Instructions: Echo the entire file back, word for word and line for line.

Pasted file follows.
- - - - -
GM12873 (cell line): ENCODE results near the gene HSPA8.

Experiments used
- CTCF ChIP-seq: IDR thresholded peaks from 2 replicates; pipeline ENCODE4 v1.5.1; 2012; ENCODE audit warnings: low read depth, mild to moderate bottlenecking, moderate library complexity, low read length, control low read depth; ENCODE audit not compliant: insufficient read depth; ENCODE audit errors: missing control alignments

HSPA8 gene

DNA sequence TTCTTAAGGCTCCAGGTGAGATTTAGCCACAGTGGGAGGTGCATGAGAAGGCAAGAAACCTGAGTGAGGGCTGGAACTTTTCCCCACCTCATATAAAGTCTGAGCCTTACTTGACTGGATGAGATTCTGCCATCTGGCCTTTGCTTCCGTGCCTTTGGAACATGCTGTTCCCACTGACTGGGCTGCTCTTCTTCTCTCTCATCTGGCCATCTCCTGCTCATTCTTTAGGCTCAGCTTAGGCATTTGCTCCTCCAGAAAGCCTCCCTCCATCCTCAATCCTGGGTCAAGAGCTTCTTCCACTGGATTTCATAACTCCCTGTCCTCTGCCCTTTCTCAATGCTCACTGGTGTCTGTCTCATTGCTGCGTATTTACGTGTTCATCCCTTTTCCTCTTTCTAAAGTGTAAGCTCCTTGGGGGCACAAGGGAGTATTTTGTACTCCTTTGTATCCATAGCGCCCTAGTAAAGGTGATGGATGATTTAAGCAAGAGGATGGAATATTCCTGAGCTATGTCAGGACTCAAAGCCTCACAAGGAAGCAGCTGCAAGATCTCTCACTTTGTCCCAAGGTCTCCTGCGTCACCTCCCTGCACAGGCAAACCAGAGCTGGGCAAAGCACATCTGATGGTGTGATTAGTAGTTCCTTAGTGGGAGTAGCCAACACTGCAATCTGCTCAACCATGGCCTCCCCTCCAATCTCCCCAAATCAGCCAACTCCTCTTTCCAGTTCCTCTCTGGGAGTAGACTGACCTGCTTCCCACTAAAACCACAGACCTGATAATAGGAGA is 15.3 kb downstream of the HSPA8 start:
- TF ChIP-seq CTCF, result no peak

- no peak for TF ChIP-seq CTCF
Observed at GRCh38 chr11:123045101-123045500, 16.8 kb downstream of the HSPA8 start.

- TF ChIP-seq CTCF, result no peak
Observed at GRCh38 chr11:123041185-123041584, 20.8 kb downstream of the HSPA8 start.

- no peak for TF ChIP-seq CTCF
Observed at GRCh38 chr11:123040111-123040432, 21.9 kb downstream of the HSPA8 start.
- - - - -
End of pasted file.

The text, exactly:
GM12873 (cell line): ENCODE results near the gene HSPA8.

Experiments used
- CTCF ChIP-seq: IDR thresholded peaks from 2 replicates; pipeline ENCODE4 v1.5.1; 2012; ENCODE audit warnings: low read depth, mild to moderate bottlenecking, moderate library complexity, low read length, control low read depth; ENCODE audit not compliant: insufficient read depth; ENCODE audit errors: missing control alignments

HSPA8 gene

DNA sequence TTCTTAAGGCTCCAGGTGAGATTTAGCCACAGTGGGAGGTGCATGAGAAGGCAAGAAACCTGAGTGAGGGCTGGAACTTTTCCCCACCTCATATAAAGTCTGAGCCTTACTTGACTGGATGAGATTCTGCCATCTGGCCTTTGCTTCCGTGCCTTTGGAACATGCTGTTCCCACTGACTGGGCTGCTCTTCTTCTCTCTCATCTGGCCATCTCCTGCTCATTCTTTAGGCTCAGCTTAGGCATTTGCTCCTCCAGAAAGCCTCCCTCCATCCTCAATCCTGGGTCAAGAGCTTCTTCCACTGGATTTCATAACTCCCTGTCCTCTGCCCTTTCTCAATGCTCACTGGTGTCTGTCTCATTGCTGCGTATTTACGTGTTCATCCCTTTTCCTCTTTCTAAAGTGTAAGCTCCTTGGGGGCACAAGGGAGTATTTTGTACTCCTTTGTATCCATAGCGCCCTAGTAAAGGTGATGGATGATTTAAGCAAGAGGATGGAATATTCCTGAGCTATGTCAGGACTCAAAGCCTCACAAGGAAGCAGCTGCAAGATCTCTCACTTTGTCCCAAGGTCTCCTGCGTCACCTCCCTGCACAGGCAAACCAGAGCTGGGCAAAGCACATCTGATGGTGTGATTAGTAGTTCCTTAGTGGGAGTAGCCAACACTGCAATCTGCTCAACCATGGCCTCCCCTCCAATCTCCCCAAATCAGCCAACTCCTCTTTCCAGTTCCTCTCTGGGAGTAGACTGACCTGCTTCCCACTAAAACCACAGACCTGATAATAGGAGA is 15.3 kb downstream of the HSPA8 start:
- TF ChIP-seq CTCF, result no peak

- no peak for TF ChIP-seq CTCF
Observed at GRCh38 chr11:123045101-123045500, 16.8 kb downstream of the HSPA8 start.

- TF ChIP-seq CTCF, result no peak
Observed at GRCh38 chr11:123041185-123041584, 20.8 kb downstream of the HSPA8 start.

- no peak for TF ChIP-seq CTCF
Observed at GRCh38 chr11:123040111-123040432, 21.9 kb downstream of the HSPA8 start.